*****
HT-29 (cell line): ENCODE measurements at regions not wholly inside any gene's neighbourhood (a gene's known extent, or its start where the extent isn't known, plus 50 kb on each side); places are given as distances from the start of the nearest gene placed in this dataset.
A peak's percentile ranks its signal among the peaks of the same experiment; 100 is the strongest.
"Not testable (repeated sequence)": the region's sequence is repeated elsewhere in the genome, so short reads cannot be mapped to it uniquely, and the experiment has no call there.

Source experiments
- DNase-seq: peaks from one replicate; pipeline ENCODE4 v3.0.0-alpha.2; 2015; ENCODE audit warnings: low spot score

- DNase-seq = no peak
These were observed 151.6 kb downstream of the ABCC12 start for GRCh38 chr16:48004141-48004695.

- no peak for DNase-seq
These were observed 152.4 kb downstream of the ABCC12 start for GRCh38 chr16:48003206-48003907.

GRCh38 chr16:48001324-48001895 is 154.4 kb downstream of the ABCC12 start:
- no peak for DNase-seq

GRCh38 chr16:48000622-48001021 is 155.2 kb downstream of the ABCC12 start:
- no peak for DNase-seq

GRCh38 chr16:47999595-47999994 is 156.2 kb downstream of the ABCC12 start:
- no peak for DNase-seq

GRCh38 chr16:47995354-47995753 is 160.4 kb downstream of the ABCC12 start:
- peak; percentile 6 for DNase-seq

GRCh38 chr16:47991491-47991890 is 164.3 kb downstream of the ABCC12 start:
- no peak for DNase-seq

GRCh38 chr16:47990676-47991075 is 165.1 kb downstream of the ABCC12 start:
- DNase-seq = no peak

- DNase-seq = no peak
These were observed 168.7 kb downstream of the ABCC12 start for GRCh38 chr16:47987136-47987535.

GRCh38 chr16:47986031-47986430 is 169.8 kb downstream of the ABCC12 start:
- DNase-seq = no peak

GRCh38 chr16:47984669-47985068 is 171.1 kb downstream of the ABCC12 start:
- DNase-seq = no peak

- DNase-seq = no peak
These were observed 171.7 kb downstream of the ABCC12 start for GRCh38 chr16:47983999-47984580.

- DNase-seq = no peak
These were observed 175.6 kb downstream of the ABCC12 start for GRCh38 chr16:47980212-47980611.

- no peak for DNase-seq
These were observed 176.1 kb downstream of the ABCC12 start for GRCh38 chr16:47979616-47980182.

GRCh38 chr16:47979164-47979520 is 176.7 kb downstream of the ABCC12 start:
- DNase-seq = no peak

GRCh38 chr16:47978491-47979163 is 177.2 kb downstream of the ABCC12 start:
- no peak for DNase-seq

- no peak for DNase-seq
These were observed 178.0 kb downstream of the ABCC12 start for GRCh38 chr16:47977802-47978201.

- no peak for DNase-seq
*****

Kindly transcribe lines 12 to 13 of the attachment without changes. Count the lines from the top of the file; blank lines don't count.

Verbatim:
GRCh38 chr16:48000622-48001021 is 155.2 kb downstream of the ABCC12 start:
- no peak for DNase-seq